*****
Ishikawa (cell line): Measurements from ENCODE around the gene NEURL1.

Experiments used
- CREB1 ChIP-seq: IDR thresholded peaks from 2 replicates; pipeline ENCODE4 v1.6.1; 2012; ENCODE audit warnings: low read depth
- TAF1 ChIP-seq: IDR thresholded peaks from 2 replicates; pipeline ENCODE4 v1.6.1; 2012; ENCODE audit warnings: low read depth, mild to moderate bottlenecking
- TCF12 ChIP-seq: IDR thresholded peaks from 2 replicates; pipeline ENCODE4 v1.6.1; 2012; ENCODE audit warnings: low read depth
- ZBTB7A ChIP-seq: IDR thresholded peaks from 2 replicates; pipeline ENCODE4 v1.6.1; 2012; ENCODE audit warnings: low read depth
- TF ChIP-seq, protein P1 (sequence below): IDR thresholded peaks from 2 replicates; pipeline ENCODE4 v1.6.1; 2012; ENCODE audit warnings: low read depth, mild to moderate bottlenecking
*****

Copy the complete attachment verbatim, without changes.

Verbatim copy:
Ishikawa (cell line): Measurements from ENCODE around the gene NEURL1.

Experiments used
- CREB1 ChIP-seq: IDR thresholded peaks from 2 replicates; pipeline ENCODE4 v1.6.1; 2012; ENCODE audit warnings: low read depth
- TAF1 ChIP-seq: IDR thresholded peaks from 2 replicates; pipeline ENCODE4 v1.6.1; 2012; ENCODE audit warnings: low read depth, mild to moderate bottlenecking
- TCF12 ChIP-seq: IDR thresholded peaks from 2 replicates; pipeline ENCODE4 v1.6.1; 2012; ENCODE audit warnings: low read depth
- ZBTB7A ChIP-seq: IDR thresholded peaks from 2 replicates; pipeline ENCODE4 v1.6.1; 2012; ENCODE audit warnings: low read depth
- TF ChIP-seq, protein P1 (sequence below): IDR thresholded peaks from 2 replicates; pipeline ENCODE4 v1.6.1; 2012; ENCODE audit warnings: low read depth, mild to moderate bottlenecking